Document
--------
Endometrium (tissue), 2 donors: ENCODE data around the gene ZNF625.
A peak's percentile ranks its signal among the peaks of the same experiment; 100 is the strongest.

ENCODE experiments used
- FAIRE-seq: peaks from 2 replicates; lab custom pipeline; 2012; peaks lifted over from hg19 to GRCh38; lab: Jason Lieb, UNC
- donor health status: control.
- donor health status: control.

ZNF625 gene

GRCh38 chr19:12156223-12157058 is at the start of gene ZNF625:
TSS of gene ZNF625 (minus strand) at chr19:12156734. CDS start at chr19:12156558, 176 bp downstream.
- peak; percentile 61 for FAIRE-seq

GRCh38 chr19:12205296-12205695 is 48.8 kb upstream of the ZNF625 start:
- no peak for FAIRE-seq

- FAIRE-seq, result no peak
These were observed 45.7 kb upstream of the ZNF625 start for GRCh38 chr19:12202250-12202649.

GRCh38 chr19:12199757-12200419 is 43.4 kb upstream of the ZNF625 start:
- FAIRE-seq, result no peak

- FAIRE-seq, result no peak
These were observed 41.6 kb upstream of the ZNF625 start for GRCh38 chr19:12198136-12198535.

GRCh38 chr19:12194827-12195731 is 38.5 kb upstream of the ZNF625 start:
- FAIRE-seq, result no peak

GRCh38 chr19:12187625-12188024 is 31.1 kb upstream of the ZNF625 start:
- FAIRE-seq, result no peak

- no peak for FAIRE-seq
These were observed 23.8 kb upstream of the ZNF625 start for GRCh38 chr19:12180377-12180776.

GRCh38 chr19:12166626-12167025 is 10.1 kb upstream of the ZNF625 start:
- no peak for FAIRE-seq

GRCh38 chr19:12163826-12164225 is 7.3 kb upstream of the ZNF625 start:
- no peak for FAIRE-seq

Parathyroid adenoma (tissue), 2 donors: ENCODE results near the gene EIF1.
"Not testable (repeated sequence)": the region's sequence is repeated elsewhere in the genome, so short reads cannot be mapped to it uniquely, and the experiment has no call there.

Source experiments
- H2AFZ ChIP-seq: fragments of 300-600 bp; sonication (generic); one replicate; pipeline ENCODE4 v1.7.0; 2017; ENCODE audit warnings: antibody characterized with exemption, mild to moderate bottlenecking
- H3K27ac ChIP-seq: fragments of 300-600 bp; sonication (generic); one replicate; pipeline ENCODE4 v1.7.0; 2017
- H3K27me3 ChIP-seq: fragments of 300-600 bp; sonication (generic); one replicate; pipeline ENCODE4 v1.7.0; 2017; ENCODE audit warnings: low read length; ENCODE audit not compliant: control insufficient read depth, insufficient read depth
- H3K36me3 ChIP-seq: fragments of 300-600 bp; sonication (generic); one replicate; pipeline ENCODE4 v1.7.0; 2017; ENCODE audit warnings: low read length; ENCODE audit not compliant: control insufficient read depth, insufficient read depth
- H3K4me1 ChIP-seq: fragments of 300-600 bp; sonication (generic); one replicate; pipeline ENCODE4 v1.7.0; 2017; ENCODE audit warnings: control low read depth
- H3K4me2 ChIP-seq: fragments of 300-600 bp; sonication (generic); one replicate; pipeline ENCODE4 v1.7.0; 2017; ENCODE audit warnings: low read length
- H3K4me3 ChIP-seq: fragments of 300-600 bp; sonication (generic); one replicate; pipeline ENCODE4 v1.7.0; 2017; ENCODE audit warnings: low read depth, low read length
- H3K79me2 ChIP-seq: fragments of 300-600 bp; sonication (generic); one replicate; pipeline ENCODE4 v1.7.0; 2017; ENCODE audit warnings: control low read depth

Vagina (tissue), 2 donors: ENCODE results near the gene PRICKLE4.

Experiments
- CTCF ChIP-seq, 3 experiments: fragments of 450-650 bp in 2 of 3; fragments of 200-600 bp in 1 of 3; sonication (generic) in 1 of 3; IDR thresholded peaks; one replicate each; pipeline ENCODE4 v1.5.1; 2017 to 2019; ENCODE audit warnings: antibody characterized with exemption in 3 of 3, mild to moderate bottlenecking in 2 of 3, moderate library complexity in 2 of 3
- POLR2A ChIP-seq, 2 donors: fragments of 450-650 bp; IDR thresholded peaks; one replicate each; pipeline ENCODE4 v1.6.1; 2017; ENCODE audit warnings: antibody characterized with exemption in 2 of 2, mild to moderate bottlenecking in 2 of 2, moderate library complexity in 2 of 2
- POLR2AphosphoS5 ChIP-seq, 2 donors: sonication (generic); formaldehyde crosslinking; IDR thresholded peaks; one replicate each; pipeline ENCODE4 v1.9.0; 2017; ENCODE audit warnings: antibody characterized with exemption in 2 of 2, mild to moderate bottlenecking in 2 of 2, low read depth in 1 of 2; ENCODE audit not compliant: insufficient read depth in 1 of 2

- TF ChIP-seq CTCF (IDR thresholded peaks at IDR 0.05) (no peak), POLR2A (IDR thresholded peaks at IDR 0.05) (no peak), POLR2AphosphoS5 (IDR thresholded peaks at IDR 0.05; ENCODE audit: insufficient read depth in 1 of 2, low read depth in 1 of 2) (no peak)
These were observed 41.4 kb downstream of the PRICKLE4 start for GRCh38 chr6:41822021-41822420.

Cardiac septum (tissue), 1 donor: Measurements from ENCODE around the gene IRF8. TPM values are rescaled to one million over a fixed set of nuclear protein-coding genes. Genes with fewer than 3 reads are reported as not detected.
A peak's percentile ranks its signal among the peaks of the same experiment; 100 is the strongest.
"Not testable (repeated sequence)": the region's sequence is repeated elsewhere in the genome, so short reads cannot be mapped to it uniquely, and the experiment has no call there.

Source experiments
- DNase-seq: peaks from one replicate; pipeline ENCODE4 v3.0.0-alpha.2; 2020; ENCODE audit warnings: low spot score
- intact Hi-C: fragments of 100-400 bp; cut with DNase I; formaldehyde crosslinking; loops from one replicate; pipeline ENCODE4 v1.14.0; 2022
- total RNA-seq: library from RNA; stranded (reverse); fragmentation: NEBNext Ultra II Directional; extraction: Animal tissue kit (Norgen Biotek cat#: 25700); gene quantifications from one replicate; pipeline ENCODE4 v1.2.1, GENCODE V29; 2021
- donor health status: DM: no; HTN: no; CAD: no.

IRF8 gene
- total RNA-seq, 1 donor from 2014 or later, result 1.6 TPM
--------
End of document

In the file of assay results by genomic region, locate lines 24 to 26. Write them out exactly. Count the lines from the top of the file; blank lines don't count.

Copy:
These were observed 23.8 kb upstream of the ZNF625 start for GRCh38 chr19:12180377-12180776.

GRCh38 chr19:12166626-12167025 is 10.1 kb upstream of the ZNF625 start:
- no peak for FAIRE-seq